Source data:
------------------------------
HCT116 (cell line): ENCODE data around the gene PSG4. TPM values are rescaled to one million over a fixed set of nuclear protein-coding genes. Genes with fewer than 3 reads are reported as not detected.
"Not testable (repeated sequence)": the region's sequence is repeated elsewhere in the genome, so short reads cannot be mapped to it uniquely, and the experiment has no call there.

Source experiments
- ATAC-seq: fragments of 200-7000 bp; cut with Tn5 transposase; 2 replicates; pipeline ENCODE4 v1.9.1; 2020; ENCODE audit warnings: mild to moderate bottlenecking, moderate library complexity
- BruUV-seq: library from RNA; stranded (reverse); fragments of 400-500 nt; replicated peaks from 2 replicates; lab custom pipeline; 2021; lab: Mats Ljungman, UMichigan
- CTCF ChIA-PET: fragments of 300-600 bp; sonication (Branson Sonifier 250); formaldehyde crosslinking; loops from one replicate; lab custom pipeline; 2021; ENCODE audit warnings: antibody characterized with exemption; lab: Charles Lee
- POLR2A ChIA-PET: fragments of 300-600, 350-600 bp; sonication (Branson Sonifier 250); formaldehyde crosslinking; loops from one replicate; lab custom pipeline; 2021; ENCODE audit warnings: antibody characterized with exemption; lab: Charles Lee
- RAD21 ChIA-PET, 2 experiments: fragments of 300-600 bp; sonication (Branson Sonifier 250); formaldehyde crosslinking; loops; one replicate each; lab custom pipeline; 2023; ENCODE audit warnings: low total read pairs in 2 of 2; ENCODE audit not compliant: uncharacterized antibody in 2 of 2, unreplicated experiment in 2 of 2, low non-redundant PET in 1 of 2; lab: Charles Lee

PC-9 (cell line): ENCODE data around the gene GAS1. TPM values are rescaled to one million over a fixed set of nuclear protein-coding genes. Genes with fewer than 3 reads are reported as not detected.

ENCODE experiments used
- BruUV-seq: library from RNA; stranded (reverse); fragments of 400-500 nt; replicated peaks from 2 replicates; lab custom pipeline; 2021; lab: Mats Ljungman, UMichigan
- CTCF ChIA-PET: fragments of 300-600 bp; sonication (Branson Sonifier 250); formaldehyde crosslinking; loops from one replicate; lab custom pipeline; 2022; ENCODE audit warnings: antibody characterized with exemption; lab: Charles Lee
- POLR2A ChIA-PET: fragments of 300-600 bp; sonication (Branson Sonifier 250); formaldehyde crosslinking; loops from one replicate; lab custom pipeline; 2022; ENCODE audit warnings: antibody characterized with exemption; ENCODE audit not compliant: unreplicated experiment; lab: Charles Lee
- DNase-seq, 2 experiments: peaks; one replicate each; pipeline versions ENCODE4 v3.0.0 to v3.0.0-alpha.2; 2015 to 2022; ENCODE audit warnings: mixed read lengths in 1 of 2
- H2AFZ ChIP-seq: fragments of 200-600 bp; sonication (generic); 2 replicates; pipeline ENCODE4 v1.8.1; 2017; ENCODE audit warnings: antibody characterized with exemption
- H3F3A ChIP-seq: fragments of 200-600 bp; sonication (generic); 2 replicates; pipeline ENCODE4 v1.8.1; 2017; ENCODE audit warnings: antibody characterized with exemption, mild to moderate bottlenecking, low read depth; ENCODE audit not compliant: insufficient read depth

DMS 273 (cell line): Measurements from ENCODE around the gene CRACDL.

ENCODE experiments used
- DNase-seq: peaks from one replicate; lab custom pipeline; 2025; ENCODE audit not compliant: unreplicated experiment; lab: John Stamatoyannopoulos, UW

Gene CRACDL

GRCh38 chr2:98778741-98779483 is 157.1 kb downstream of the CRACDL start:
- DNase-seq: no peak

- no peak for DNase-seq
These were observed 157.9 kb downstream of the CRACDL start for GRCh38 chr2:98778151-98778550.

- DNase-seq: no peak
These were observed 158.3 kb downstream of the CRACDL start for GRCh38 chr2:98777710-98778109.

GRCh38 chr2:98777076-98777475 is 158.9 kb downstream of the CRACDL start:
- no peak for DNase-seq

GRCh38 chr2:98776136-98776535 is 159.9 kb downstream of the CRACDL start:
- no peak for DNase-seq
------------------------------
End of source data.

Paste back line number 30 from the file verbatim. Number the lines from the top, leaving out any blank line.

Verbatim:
- no peak for DNase-seq